Mexico was great, for those of you that knew where I was going last week. Every person is entitled to once a year go sit on a beach anywhere in the world by themselves and not have to worry about anything more strenuous than why the seaweed washes up the way it does some days and doesn’t other days or whether you can make that great avocado salad the same way they do when you get back. It was so far beyond relaxing, I was almost comatose. My feet went naked for seven days, I never combed my hair, just showered in my open air shower looking at the ocean, then sat out in the sun and let the ocean breezes blow it dry. Why is it that sun blowing your hair dry looks so much better than what I can do with a blow dryer? The sad part to that is I had to leave 90 degrees every day without fail to 22. So do yourself a favor and book a few days on a beach by yourself. 4-5 will do.
Juliette Has a Gun has been a brand that I think it just darn cute and can’t help but like and root for. I like the packaging and the name, and most of the scents have been good or better than good. When I saw they’d stumbled into oud with their new Midnight Oud, I sorta shuddered after the recent great entries from Kilian and Soivohle.
Moroccan rose, geranium, saffron, oud note, patchouli, sandalwood, amber, and animalic musks are the notes in Midnight Oud. It goes on pungent and Oud-Fierce, reminding me more of the Montales than anything else at the start, with a nice strong rose background. Sorta Lady Vengeance in 6-inch smokin’ (literally) stilettos. There’s a nice leathery, smoky sensibility around this, with some additional interesting aspects from geranium and saffron, a bitter and a smoothness. As it dries down, it loses the most pungent aspects of the oud, which is good, smoothing out into a more smoldering rose, dark with smoke rolling off of it. I like this a lot, not quite as much as the Kilian Pure Oud or the Soivohle Oudh Lacquer, but this is nicely done and a good departure from the Montale ouds that I just can’t do – wearable in public without choking your neighbors, reallly beautiful, but with distinct dark notes that will appeal to you that like your roses closer to black than red. I know the Montales have a lot of fans, but for those of us that like our oud to stop burning at some point and making us choke, these new entries are a welcome relief, but let us still enjoy all that oud has to offer. Available at Luckyscent for $135 for 100 mls.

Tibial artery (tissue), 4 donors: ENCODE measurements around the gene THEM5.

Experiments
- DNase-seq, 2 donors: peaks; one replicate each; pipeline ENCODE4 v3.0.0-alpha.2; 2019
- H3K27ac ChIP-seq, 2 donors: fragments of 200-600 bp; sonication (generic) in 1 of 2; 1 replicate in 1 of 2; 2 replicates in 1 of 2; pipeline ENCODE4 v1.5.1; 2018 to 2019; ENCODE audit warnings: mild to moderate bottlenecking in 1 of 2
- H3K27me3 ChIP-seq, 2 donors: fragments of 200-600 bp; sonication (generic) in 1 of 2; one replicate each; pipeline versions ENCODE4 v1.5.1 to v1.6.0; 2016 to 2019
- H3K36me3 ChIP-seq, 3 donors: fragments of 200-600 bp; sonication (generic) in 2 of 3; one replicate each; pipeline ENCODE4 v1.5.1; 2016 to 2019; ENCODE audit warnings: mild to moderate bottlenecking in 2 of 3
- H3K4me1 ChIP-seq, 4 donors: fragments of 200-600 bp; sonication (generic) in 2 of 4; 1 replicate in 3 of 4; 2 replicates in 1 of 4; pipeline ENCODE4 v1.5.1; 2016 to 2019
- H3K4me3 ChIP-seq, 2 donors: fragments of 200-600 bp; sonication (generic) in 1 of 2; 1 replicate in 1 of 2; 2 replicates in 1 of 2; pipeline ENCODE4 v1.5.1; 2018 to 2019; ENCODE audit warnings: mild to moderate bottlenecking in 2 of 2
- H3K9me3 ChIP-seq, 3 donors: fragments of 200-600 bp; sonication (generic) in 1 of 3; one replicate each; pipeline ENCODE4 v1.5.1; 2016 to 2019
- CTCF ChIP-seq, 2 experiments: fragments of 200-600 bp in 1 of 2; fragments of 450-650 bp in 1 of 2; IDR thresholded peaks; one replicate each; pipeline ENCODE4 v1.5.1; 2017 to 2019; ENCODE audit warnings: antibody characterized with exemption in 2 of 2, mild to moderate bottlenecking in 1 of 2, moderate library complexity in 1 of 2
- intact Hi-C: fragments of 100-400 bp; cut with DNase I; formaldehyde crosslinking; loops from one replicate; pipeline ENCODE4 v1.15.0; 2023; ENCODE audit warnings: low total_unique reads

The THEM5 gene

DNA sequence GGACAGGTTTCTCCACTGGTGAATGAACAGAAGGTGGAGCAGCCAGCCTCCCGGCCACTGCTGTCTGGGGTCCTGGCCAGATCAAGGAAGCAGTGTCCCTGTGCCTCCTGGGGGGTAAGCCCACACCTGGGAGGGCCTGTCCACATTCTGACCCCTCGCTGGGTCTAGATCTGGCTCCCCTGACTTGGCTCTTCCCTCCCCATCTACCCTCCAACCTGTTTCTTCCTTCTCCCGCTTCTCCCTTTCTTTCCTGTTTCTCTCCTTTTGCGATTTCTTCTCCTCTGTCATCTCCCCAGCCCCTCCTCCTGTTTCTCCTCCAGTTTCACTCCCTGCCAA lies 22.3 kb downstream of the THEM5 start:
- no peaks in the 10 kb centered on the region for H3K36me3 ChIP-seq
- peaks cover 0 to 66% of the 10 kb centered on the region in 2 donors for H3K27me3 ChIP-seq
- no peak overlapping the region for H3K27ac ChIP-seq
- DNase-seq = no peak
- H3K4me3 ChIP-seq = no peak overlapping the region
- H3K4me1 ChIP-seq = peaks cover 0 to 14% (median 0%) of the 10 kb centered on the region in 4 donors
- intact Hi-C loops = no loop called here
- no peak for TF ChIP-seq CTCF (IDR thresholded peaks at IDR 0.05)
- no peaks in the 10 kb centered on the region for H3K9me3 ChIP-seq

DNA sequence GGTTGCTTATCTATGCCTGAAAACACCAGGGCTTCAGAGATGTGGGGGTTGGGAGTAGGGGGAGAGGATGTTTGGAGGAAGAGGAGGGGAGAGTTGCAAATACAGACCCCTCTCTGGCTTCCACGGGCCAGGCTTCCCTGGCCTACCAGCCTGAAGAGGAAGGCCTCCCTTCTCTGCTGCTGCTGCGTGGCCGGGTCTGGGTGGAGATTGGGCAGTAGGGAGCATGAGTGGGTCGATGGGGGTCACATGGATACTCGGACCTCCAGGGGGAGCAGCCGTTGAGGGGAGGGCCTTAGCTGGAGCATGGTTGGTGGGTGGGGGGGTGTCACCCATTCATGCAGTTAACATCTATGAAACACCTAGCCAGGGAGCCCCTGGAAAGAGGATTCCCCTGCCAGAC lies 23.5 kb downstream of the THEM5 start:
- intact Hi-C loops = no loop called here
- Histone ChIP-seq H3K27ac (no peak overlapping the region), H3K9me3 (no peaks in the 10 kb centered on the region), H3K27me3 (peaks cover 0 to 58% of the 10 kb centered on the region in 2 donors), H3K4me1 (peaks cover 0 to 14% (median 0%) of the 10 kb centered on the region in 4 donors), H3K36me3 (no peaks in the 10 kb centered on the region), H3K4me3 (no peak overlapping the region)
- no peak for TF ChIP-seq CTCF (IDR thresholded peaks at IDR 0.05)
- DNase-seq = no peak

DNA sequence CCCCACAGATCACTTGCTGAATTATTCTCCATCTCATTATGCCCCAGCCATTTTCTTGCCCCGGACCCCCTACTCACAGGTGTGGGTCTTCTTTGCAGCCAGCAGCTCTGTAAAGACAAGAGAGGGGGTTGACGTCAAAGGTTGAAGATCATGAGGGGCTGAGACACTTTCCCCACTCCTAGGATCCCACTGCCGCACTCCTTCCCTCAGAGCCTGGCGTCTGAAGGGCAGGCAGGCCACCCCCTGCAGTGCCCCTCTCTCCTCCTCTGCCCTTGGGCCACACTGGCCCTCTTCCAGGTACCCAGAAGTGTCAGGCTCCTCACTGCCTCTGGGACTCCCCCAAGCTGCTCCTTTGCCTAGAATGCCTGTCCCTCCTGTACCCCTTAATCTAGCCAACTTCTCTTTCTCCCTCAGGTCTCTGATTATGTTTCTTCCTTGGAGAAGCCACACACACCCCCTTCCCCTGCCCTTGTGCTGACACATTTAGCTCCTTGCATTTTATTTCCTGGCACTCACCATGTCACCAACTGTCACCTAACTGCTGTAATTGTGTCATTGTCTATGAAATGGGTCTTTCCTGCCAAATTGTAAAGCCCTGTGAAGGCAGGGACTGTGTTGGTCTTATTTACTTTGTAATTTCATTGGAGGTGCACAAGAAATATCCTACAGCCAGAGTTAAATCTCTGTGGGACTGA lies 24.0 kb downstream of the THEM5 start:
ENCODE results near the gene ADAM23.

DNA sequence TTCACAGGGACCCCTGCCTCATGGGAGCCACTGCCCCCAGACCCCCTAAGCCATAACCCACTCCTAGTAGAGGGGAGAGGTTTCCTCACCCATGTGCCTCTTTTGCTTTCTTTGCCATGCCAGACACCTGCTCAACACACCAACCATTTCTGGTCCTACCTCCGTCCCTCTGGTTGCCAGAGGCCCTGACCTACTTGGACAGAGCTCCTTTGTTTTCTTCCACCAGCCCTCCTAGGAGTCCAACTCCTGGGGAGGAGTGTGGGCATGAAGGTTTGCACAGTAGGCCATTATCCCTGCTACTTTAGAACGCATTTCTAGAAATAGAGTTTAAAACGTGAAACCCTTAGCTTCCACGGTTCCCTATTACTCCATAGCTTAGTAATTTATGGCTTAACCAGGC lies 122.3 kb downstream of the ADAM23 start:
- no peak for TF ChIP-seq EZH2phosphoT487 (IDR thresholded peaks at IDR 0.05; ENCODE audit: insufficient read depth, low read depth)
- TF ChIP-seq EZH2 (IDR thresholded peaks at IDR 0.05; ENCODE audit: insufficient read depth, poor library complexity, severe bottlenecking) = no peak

I hadn’t intended to include Liz Zorn’s Bottleneck Blues in this post, but I can’t help myself. Notes of grasses, animalic musk, damp earth, tonka beans, lilac, rose, tuberose, jasmine, woods, moss, ambergris, and castoreum. The Delta Blues are then inspiration for this scent. It starts out watching the clouds laying in the grass and earth on a fall day, until you feel a little dirty and a little cold, but the sun comes out with a floral bouquet that adds sweetness to your day and your life, so you linger a while, enjoying the contrast between earthy and soft. Then that dark, dangerous boy from the farm next door happens by without a shirt on, and all you can hear is Nina Simone growling out:
I want a little sugar
in my bowl
I want a little sweetness
down in my soul
I could stand some lovin’
Oh so bad
I feel so funny and I feel so sad
I want a little steam
on my clothes
Maybe I can fix things up
so they’ll go
Whatsa matter Daddy
Come on, save my soul
I need some sugar in my bowl
I ain’t foolin’
I want some sugar in my bowl
Yeah, like that. If you like skank with lots of class and soul, you will adore Bottleneck Blues. $35 for 5 ml of parfum and $90 for 1/2 ounce of parfum. In this day and age, that’s a bargain, and you know it. I would have never worn this on my running away from home vacation or I would have jumped one of those cute Polizia that went up and down the beach on their four-wheelers.
Out of curiousity, and having to do with nothing but my continuing interest in finding the next great beach to gaze at my navel on, what was your favorite place you’ve ever been for relaxation?
(Painting is Delta Blues by John Carroll Doyle ï¿½ 1996)